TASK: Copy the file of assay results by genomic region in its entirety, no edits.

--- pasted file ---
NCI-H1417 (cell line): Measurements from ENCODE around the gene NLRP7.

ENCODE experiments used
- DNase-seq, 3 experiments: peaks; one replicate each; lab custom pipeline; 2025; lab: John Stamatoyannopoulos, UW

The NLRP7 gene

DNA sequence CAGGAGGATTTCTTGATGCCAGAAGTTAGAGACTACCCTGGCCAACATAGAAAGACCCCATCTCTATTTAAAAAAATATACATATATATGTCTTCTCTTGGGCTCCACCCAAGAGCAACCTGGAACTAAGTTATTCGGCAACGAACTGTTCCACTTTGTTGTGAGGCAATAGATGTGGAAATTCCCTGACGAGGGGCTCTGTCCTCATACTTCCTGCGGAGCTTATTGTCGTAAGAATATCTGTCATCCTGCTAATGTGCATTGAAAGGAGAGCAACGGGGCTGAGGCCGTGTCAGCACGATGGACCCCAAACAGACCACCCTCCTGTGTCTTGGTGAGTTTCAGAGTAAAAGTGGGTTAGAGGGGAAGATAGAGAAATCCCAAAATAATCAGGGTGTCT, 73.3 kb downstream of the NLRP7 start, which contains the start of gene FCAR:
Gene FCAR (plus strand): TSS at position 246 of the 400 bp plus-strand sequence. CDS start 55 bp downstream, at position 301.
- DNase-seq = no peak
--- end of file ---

NCI-H1417 (cell line): Measurements from ENCODE around the gene NLRP7.

ENCODE experiments used
- DNase-seq, 3 experiments: peaks; one replicate each; lab custom pipeline; 2025; lab: John Stamatoyannopoulos, UW

The NLRP7 gene

DNA sequence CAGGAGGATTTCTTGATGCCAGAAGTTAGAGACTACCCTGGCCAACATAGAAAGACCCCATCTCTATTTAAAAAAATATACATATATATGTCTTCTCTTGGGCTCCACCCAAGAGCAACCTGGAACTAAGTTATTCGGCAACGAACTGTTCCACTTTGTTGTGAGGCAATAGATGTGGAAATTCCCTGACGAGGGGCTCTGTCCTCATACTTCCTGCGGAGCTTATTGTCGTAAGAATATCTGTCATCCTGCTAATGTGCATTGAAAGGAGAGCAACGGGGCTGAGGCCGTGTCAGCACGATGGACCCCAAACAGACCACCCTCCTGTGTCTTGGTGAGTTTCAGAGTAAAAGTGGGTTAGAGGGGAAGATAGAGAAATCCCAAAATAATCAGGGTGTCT, 73.3 kb downstream of the NLRP7 start, which contains the start of gene FCAR:
Gene FCAR (plus strand): TSS at position 246 of the 400 bp plus-strand sequence. CDS start 55 bp downstream, at position 301.
- DNase-seq = no peak